seal of confession

Was it counseling or confession? A crucial twist in the cold-case murder trial of a priest

 Was it counseling or confession? A crucial twist in the cold-case murder trial of a priest

Anyone who has spent much time on the Godbeat knows that religion is complicated and that, when dealing with issues of doctrine and religious law, things can get even more confusing.

It's crucial to get the details right, including using the correct words, using these terms accurately and then helping readers understand why these fine details matter.

Thus, I would like to praise a recent Washington Post story about the infamous, and very complicated, cold-case investigation into the 1960 rape and murder of former beauty queen Irene Garza in McAllen, Tex. However, I want to praise this feature while also noting one strange choice of words that will worry many readers, especially Catholics.

Now, it's crucial to know that Garza's faith is at the heart of this story, since she was a daily-Mass Catholic. (Click here for a previous post about coverage of this case.)

One day this young woman went to confession at Sacred Heart Catholic Church and she never came back. The last person to see her alive was the priest who heard that confession, the Rev. John Feit.

There were good reasons to suspect the 27-year-old priest of murder, including another priest's testimony that Feit had scratches on his hands after midnight Mass -- only a few hours after Garza went to confession. However, the case was complicated on several levels, including fears among local political leaders and clergy that charging a priest with murder might hurt Sen. John Kennedy's chances, as a Catholic, to win Texas in his campaign for the White House.

So what evidence cracked open this old case? This is where the Post feature includes one vague word -- precisely at the point where precision was crucial. Here is the crucial passage:

... (I)n April of 2002, the San Antonio police department received a phone call from a former priest in Oklahoma City -- Dale Tacheny. He explained that in 1963, he had lived at a Trappist monastery in Missouri and counseled a priest from San Antonio.
“He told me that he had attacked a young woman in a parish on Easter weekend and murdered her,” the caller said, according to Texas Monthly. In a letter, Tacheny identified Feit and recounted how he took the woman to the parish house to hear her confession. After hearing her confession he assaulted, bound and gagged her, Tacheny said.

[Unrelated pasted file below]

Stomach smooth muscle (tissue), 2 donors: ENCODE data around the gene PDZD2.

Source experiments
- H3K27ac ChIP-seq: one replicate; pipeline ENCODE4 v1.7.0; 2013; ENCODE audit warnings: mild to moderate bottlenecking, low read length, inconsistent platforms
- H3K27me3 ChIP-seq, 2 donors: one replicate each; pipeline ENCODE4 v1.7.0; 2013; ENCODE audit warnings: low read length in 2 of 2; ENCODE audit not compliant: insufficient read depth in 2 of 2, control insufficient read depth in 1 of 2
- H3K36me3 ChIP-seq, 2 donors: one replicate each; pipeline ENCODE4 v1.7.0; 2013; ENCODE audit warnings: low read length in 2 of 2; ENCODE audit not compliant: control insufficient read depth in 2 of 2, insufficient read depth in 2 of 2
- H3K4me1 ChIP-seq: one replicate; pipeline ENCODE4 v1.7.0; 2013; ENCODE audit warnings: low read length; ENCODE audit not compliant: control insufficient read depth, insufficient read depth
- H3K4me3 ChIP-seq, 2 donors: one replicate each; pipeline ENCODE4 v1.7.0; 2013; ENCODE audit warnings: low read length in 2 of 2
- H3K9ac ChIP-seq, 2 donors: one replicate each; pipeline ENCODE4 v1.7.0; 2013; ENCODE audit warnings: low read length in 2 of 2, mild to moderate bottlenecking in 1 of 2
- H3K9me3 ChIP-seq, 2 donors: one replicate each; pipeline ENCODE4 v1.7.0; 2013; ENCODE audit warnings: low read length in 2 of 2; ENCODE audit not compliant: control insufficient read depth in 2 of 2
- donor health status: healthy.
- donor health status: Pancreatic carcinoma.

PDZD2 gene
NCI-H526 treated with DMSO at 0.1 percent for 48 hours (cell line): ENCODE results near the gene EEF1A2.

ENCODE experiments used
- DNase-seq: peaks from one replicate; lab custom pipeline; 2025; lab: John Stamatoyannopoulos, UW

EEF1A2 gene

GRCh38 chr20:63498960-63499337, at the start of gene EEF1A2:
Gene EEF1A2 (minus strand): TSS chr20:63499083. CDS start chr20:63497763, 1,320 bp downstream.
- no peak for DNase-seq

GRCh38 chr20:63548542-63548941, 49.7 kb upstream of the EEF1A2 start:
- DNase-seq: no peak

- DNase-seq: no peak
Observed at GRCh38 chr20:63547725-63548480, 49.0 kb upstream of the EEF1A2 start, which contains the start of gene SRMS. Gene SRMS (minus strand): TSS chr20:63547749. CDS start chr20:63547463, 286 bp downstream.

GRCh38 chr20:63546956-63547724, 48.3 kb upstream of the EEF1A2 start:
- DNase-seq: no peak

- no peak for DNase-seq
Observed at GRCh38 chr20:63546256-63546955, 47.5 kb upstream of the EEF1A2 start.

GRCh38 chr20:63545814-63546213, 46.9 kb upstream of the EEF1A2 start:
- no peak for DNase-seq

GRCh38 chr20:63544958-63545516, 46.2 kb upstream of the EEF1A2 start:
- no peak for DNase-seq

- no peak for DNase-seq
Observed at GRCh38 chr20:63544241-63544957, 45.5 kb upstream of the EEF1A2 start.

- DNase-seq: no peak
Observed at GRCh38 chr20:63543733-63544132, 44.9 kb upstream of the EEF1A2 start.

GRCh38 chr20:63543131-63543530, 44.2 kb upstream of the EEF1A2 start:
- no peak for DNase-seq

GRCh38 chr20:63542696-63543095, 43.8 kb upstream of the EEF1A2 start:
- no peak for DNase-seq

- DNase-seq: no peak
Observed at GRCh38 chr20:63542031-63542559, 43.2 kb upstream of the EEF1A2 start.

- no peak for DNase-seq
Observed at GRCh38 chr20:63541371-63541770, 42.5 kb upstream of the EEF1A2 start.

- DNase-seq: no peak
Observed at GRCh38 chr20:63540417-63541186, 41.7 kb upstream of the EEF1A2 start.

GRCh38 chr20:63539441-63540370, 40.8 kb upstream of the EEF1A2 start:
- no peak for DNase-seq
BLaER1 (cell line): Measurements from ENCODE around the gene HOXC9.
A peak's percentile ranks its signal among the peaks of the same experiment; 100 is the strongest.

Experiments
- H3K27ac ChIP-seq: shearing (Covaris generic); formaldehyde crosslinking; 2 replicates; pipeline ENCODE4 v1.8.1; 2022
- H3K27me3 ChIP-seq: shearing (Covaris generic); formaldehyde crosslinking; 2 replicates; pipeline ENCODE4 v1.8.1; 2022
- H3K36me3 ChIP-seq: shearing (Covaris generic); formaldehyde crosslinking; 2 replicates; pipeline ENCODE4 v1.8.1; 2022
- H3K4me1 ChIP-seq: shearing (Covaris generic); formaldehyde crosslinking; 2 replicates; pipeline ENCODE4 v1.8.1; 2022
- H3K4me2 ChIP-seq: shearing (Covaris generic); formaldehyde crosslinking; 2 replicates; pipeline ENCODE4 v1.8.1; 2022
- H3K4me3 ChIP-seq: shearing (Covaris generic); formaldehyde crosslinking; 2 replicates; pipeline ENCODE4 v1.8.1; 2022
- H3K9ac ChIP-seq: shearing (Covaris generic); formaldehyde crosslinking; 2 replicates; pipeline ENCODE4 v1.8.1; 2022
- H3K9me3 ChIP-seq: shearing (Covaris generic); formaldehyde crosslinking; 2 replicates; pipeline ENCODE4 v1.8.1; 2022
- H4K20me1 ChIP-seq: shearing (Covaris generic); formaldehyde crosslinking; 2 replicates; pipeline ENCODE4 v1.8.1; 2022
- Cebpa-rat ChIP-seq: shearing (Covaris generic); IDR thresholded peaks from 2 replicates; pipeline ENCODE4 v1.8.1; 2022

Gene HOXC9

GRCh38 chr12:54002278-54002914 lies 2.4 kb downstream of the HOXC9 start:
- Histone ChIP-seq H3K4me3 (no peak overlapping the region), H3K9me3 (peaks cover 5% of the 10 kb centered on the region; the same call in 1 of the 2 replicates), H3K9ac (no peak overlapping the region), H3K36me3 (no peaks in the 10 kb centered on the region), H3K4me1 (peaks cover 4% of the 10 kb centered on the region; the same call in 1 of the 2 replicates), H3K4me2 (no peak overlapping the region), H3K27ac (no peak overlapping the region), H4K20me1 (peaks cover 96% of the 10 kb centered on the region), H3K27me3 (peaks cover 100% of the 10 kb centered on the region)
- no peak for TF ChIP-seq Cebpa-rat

So there are two questions that should be asked at this point.

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You can confess -- but not to an Anglican priest

The Adelaide Advertiser reports the Anglican Church of Australia has lifted the veil of secrecy between priest and penitent, no longer requiring its clergy to maintain the seal of the confession. I expect many people will be surprised and some upset by this development. Not least of all the writers of mystery thrillers who will see one of their favorite plot devices disappear.

Alfred Hitchcock used this motif in his 1953 picture I Confess. In the film a priest, Montgomery Clift, hears the confession of his gardener, who has just killed a shady lawyer. A police inspector, played by Karl Malden, investigates and comes to suspect the priest — who may have been blackmailed by the lawyer. The killer plants evidence in the priest’s room and our hero is arrested and brought to trial.

The Quebec jury finds Clift not guilty, but a mob assembles outside of the court house and threatens him. This proves to be too much for the killer’s wife, who shouts that her husband the gardener was the killer. The gardener tries to kill the priest, but is himself shot and fatally wounded by the police. The film ends with the killer dying in Montgomery Clift’s arms after he gives him absolution. Classic.

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